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Category: Fee Recommendation

Ninth Circuit: $6M Fee Award Does Not Create ‘Windfall’

April 12, 2021

A recent Metropolitan News story, “$6 Million Attorney Fee Award Would Not Create ‘Windfall’,” reports that the Ninth U.S. Circuit Court of Appeals, in a 2-1 decision, has reversed an order for a $4 million payment to the attorneys for the plaintiffs in a class action against Experian Information Solutions, Inc., a consumer credit reporting company, that resulted in the creation of a $24 million settlement fund, holding that the District Court judge failed to adequately explain why he was departing from the standard 25 percent cut for the lawyers.  Signing the majority opinion were Ninth Circuit Judge Andrew D. Hurwitz and Sixth Circuit Judge Eugene E. Siler, sitting by designation. Judge Daniel P. Collins dissented.

The settlement was reached in a case that was initially dismissed with prejudice by the judge then handling it, Andrew J. Guilford of the Central District of California, now retired.  After the Ninth Circuit on May 17, 2019, reversed the dismissal, Guilford certified a class of about 100,000 persons whose credit histories were damaged by reports of unpaid debts to a loan company, although the debts were disputed and the company, which was facing possible criminal prosecutions, had gone out of business.

The defendant, headquartered in Orange County’s City of Costa Mesa, agreed to a settlement of the action brought against it by Demeta Reyes, a resident of Georgia, under the federal Fair Credit Reporting Act (“FCRA”).  Replacing Guilford as the judge presiding in the case was Stephen V. Wilson.  An award of 25 percent of the recovery—which would be $6 million—would give the lawyers a windfall, noting that the lodestar value of their services was $2,085,843.50.

To award them $6 million, he noted, would mean use of a multiplier of 2.88, while an award of $4 million would entail “a more reasonable lodestar multiplier of 1.92.”  “By any measure, class counsel was successful,” Hurwitz and Siler wrote in a memorandum opinion.  They quoted an expert witness as saying that the settlement’s “structure...is the FCRA gold standard,” with class members each receiving a check for at least $270 without having to make a claim.

“To reach that result, class counsel assumed significant risk,” the majority opinion says, noting that contingency representation stretched over a four-year period, counsel advanced more than $100,000 in costs and expenses, and other work had to be declined.  “Experian deleted more than 56,000 delinquent loan accounts after this litigation began,” the opinion notes.  “Before deletion, those delinquent accounts depressed class members’ credit scores.”

 It goes on to say: “The 16.67% fee award falls below the market rate fee award in FCRA class action settlements. And no windfall is apparent.  Assuming a 25% award, the lodestar crosscheck returns a multiplier of 2.88. Similar lodestars are routinely approved by this court.”

It adds: “The district court’s reliance on megafund and wage and hour cases to find a windfall for class counsel was somewhat inappropriate here.  First, megafund cases are usually those with settlements exceeding $100 million….Here, the settlement is about a quarter of that.  Megafunds are more often a reflection of class size than class counsel’s efforts….Moreover, the complexity of this case is similar to a wage and hour dispute the district court cited where a 2.87 lodestar multiplier was approved, but not the ‘ordinary wage-and-hour dispute’ that the district court also cited.”  The memorandum opinion does not expressly direct an award of $6 million, instead remanding “for further proceedings not inconsistent with this opinion.”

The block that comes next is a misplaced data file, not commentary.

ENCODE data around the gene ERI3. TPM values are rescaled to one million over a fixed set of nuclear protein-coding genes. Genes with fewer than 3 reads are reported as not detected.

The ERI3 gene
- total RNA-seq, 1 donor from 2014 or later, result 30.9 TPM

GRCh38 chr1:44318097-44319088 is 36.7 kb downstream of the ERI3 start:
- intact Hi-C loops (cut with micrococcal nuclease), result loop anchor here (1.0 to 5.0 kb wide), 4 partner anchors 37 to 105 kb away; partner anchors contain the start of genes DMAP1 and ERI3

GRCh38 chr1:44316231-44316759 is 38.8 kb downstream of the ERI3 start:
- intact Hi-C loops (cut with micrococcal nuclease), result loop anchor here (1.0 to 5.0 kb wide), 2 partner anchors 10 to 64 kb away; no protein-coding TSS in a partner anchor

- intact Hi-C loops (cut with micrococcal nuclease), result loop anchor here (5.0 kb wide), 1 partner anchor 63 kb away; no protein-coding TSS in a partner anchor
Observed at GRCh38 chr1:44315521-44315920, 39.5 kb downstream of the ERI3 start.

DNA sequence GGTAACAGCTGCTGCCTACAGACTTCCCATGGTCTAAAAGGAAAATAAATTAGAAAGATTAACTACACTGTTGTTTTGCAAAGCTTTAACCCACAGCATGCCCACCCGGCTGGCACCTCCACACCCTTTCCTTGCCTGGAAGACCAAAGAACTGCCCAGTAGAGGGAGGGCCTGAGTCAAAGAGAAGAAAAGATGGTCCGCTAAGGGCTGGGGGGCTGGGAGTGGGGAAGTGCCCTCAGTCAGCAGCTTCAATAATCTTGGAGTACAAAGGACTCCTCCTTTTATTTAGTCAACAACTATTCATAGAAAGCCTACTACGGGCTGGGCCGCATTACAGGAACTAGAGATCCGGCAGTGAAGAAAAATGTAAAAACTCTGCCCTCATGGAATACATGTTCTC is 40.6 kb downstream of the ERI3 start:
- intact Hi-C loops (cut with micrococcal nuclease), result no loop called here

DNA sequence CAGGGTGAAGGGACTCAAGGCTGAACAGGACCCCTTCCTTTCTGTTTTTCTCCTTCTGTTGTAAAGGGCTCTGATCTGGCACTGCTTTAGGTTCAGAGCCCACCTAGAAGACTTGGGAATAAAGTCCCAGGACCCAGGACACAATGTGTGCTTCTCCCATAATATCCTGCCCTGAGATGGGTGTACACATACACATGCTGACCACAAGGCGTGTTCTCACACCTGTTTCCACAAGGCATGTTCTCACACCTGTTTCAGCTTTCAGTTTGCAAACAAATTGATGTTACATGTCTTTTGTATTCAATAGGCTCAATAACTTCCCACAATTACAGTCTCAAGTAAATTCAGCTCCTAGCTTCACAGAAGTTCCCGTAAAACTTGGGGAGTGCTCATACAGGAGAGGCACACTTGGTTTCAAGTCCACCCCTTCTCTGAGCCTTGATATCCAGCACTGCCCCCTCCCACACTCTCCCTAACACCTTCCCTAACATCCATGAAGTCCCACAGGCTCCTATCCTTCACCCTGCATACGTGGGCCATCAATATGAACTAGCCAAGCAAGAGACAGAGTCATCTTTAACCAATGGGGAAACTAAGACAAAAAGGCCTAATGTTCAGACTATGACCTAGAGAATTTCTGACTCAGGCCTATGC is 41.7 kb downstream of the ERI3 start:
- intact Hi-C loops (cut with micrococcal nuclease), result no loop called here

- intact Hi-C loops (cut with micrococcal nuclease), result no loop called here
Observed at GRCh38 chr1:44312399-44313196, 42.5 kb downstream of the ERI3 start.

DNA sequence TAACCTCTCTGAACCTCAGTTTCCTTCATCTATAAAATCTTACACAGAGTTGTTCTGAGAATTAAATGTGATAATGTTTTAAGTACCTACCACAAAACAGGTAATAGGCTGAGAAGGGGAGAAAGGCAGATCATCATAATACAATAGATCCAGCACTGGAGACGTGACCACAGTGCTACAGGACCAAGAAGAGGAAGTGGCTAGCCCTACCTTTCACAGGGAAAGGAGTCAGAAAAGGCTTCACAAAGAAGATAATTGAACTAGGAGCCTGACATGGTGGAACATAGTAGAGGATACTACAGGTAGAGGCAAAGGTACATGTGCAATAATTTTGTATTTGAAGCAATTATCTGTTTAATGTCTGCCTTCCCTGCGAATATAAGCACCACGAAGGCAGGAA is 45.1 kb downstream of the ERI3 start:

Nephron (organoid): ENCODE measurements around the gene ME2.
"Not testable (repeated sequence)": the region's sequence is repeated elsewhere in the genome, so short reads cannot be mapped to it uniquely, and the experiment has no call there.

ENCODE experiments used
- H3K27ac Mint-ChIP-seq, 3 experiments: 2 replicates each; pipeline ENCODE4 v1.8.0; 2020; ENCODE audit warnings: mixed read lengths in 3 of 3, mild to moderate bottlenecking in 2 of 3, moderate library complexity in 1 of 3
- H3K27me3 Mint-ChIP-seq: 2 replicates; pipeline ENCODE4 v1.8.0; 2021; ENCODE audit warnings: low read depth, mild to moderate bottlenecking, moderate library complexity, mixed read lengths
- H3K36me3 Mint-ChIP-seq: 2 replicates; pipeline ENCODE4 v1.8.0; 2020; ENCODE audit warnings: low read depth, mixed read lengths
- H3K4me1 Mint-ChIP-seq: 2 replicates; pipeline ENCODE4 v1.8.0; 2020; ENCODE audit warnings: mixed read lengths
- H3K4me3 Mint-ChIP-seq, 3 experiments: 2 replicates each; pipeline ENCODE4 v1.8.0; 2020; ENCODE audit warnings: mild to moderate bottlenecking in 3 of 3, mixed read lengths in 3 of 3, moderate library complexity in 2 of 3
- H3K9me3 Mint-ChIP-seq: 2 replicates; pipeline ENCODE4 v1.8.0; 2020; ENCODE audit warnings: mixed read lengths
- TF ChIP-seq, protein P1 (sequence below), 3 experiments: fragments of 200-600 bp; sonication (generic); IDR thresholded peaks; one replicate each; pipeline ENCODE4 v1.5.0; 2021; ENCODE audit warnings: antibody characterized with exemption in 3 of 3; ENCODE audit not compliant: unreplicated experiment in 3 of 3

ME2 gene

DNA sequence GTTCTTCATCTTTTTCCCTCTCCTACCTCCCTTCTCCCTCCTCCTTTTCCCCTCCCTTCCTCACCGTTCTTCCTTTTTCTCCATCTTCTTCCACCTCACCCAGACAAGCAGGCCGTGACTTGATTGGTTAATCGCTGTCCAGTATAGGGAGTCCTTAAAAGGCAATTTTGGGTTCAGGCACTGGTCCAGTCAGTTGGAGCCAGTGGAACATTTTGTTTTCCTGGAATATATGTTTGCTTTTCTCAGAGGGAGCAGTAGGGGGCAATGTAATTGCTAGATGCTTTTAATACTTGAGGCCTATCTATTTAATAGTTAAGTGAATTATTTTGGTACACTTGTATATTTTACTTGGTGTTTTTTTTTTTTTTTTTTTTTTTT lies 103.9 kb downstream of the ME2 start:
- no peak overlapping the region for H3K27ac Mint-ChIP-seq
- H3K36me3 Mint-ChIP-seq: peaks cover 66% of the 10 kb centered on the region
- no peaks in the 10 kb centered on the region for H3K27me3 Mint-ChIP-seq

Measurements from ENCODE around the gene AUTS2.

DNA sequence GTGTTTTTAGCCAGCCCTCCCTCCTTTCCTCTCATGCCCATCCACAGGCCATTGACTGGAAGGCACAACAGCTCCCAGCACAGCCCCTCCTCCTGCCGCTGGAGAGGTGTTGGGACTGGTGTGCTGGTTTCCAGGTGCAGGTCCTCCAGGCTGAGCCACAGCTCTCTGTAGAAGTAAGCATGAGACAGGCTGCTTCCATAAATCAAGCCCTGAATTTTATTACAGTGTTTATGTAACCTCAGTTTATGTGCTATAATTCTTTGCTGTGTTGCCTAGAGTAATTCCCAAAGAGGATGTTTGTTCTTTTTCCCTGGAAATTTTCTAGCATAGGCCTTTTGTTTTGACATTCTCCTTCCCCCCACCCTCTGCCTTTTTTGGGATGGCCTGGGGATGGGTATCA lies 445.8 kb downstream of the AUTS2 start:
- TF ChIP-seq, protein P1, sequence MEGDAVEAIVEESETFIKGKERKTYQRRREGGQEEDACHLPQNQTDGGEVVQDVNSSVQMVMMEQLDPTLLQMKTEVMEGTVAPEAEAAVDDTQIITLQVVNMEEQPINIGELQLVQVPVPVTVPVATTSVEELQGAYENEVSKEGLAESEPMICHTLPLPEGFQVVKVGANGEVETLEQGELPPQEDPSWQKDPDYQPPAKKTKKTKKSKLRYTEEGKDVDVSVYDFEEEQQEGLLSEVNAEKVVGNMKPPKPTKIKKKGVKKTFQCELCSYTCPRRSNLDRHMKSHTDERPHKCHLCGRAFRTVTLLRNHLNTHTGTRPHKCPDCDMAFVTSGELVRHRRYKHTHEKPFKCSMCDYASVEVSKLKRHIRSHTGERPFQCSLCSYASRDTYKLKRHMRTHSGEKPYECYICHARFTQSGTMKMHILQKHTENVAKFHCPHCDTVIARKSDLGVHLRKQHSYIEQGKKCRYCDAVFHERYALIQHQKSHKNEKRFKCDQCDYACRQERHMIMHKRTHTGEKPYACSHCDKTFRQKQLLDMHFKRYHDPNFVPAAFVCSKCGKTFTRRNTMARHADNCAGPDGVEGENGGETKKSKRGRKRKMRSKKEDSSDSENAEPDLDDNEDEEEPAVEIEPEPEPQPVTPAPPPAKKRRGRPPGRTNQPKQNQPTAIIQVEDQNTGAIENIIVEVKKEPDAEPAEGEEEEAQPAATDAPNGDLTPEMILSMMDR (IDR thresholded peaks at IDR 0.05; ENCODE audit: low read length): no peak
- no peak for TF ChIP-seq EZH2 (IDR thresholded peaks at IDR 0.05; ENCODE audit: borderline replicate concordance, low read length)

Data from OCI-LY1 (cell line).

Collins said in his dissent: “The majority nonetheless concludes that the district court abused its discretion because the settlement here was under $100 million and because multipliers of 2.88 or more have been allowed in other cases….But the fact that we have upheld higher multipliers in some cases does not mean that district courts lack discretion to conclude that a lower multiplier would be more reasonable in a given case.  By essentially ordering the district court to allow this high multiplier, the majority usurps the discretion that we have said belongs to the district court.

“Because the district court had discretion to conclude that a benchmark award that was nearly three tunes the lodestar amount would be unreasonable, and that a smaller (but still generous) multiplier was more appropriate, the district court did not abuse its discretion by ordering a $4,000,000 fee.”  Guilford set forth Reyes’s factual contentions in his order certifying the class.

Lieff Cabraser Can’t Freeze $1M Fee Reduction During Appeal

March 14, 2021

A recent Law 360 story by Brian Dowling, “Lieff Cabraser Can’t Freeze $1M State St. Fee Cut Amid Appeal,” reports that Lieff Cabraser Heimann & Bernstein LLP failed to persuade a Massachusetts federal judge to freeze $1.1 million of its fee slated for repayment in the wake of an overbilling scandal connected to a $300 million settlement with State Street Corp.  The firm, one of three ordered to repay seven-figure sums to the settlement fund, had sought to keep the money in escrow as it asks the First Circuit to review Senior U.S. District Judge Mark L. Wolf's reallocations of the fee award.

Denying Lieff Cabraser's motion in a 57-page order, Judge Wolf said the firm isn't likely to succeed on appeal and also faces no threat of irreparable harm if the money isn't frozen.  Instead of facing the tough odds of potentially having to recoup distributed settlement funds from the class, Lieff Cabraser would get any increase ordered by the First Circuit from its co-counsel, Labaton Sucharow LLP and Thornton Law Firm LLP.